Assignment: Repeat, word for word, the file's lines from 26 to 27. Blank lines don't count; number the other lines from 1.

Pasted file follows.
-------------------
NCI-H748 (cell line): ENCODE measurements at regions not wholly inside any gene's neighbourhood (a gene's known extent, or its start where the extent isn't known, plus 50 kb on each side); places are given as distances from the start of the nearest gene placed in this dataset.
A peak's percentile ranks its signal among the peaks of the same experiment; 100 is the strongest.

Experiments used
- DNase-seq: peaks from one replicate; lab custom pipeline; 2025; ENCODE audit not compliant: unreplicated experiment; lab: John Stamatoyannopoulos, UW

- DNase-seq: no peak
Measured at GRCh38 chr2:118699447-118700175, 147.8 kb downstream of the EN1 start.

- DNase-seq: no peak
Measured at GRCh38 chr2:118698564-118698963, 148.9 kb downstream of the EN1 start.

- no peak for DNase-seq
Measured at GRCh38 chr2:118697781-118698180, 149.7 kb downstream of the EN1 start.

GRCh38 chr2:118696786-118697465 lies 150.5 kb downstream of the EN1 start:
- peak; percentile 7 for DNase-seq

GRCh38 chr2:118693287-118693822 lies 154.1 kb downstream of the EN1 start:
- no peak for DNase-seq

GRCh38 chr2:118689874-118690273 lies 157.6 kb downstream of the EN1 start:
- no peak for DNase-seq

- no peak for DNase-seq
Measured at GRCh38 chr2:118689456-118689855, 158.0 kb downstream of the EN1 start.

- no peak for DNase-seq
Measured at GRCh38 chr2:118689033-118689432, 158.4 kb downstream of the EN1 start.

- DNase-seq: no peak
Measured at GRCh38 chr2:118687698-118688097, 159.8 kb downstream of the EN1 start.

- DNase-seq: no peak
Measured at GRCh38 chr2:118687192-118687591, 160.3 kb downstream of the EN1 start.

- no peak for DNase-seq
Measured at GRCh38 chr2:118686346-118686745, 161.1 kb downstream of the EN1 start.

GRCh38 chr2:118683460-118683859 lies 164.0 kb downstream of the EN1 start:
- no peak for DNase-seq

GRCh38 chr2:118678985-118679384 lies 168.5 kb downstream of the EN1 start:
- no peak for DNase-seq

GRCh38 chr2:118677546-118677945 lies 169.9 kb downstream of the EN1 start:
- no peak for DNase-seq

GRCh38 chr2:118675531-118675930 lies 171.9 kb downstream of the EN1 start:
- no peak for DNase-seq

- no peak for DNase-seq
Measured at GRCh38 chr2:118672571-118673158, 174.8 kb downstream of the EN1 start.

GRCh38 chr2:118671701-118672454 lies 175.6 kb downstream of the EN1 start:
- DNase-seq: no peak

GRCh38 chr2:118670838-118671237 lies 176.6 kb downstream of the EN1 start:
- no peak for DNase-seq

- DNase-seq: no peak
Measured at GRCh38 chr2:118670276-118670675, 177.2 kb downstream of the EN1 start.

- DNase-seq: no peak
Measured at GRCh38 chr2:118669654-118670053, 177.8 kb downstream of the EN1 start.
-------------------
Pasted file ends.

Measured at GRCh38 chr2:118686346-118686745, 161.1 kb downstream of the EN1 start.

GRCh38 chr2:118683460-118683859 lies 164.0 kb downstream of the EN1 start: